Humacyte’s goal of getting its bioengineered blood vessels approved by 2017 as grafts for use in haemodialysis patients was always ambitious. Following positive phase II data and the start of a phase III trial it now looks as if this could happen in 2018 – slightly later, but not bad considering the innovative nature of the technology.
Approval is, of course, not certain. Though the phase II investigators wrote that the artificial vessels “seem to [be] safe and functional” the technology will face a tougher challenge in phase III, where it will go up against polymer grafts, the standard of care. At least funding will not be a problem: Humacyte raised a series B round in October worth $150m.
Humacyte’s grafts, called Humacyl, are made using using cultured cadaveric human aorta cells. The cells are grown in a bioreactor on a tube-shaped biodegradable scaffold, producing an extracellular matrix at the same time as the scaffold degrades. The cells themselves are then removed from the matrix to make it non-immunogenic (Humacyte’s lab-grown veins could reach the US in 2017, February 20, 2014).
The grafts are intended for patients with end-stage renal disease who undergo haemodialysis three times a week. The process requires large volumes of blood to be withdrawn and reinfused and repeated needle puncture can harm the patient’s veins and arteries. Some patients have a graft attached to their veins to make this process easier and less painful, but current grafts, made of polytetrafluoroethylene, are prone to thrombosis, infection or blockages.
Humacyl was tested in two phase II trials, one in 20 patients and one in 40, who were followed for an average of 16 months. Eight patients were removed from evaluation, including four who died while the vessel was still open – none of the deaths were attributable to the Humacyl vessel, and the mortality rate was consistent with the general population of haemodialysis patients – one who had a kidney transplant, and three who withdrew consent.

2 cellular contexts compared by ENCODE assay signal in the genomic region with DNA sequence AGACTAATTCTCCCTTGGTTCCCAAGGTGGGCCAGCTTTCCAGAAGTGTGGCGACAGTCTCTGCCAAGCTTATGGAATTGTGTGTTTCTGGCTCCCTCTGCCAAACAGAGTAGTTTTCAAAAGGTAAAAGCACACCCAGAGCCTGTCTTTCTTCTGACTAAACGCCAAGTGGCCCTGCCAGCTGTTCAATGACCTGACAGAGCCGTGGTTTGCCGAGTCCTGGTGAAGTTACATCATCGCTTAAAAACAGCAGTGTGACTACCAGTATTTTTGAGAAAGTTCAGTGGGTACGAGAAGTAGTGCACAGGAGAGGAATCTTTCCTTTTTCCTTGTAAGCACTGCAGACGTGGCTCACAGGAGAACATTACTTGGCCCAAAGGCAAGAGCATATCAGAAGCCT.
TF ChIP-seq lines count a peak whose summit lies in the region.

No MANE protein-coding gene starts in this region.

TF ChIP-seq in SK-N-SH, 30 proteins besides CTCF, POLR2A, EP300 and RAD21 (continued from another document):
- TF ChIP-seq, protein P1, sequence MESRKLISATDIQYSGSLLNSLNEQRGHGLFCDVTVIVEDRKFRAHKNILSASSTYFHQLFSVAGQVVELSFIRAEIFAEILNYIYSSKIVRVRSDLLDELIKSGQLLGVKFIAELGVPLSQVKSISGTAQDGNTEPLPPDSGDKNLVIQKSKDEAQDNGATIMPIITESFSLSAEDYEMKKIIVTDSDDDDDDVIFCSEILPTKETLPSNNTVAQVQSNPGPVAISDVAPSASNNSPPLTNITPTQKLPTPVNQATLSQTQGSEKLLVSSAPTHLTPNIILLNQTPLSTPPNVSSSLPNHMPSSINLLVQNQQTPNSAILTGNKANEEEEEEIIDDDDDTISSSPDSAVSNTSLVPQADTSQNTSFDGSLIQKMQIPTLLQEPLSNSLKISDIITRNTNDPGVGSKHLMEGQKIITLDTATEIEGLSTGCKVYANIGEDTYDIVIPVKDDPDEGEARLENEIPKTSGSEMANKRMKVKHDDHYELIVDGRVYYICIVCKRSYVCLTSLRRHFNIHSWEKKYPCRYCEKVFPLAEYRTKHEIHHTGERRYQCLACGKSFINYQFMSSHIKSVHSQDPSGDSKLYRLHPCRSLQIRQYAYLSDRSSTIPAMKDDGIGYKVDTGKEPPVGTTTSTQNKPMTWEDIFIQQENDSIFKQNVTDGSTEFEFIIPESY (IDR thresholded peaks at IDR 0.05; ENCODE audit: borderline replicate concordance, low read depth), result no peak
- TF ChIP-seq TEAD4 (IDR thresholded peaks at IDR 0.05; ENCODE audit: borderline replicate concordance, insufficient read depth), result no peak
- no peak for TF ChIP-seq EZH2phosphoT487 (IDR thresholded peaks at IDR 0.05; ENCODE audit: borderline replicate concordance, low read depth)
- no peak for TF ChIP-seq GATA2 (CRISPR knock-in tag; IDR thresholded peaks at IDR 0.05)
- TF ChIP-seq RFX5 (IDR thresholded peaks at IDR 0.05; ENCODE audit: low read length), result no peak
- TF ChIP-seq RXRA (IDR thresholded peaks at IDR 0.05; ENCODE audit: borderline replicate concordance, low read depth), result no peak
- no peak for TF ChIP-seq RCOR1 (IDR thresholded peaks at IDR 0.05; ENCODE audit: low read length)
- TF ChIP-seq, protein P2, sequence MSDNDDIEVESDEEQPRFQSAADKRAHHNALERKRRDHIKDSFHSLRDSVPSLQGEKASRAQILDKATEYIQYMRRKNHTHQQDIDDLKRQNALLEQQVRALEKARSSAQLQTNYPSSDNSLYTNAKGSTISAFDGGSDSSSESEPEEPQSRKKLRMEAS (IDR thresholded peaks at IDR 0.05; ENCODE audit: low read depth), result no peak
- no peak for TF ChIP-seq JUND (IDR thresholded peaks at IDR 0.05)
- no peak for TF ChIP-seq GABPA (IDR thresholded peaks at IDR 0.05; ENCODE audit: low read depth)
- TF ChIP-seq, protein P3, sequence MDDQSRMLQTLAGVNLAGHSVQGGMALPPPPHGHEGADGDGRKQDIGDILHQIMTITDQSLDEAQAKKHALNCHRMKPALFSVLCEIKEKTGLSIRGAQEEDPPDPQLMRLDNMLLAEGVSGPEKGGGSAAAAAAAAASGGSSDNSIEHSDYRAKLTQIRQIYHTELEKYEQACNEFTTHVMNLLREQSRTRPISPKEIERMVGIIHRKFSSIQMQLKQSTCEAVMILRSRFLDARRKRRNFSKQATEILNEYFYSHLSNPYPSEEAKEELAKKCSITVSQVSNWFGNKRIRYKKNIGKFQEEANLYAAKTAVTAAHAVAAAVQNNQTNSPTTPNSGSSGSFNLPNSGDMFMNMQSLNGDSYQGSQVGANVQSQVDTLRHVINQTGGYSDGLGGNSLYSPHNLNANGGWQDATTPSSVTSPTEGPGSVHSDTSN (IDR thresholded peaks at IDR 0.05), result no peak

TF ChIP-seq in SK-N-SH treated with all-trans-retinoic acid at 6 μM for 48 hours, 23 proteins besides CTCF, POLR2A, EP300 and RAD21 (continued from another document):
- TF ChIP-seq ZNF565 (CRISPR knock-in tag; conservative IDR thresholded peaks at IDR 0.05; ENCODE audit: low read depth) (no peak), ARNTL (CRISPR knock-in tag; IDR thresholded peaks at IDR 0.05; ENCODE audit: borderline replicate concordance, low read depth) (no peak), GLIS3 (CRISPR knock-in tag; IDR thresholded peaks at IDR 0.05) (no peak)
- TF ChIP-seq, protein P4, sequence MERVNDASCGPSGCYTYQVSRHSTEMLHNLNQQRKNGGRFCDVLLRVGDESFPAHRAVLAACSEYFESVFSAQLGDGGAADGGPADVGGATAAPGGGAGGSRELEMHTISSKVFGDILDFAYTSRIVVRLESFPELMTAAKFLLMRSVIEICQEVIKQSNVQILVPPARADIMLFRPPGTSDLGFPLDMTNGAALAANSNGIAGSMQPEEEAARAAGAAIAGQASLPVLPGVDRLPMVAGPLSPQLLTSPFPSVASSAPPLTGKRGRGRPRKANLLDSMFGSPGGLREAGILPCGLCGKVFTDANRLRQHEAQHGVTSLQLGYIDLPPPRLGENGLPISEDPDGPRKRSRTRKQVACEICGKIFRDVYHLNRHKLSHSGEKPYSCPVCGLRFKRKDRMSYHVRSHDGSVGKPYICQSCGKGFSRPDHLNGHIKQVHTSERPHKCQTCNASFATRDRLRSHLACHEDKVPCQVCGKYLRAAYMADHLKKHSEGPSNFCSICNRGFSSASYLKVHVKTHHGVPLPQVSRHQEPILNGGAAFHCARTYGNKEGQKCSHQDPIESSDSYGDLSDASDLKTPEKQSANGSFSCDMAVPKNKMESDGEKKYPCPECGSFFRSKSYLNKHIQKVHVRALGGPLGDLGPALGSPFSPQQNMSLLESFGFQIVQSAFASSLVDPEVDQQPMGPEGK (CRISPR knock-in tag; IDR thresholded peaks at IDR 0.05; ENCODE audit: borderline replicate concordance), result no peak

At six months, 63% of patients had primary patency – functional access until any type of intervention to maintain or restore openness – and 73% had primary assisted patency, where the vessel still functioned without thrombosis. Also at six months, 97% had secondary patency, functional access with or without interventional or surgical procedures to maintain or re-establish openness, until either final failure or until the vessel was abandoned.
At 12 months, 28% had primary patency, 38% had primary assisted patency and 89% had secondary patency.
There was of course no control group in the studies, but the investigators wrote in The Lancet that the secondary patency rates were higher than that reported in studies of polymer grafts, which were around 55–65% at one year.
There was only one infection that required resection of a segment of the vessel. At 1.3% per patient-year, this infection rate is lower than that reported with polymer grafts, the investigators wrote.
The Humacyl grafts were also found to be repopulated with host cells, and the investigators suggest that as a result they may have been more resistant to bacterial infection than synthetic grafts.
Now it is time for phase III. The new trial will be the largest study of any bioengineered vascular tissue, Humacyte says, enrolling 350 patients and pitting the technology directly against polymer. The study ought to conclude in July 2017, and if it is positive Humacyl could hit the market in early or mid 2018.
There will be questions to answer over production and pricing at that point. For the next year or so Humacyte can concentrate on the clinic.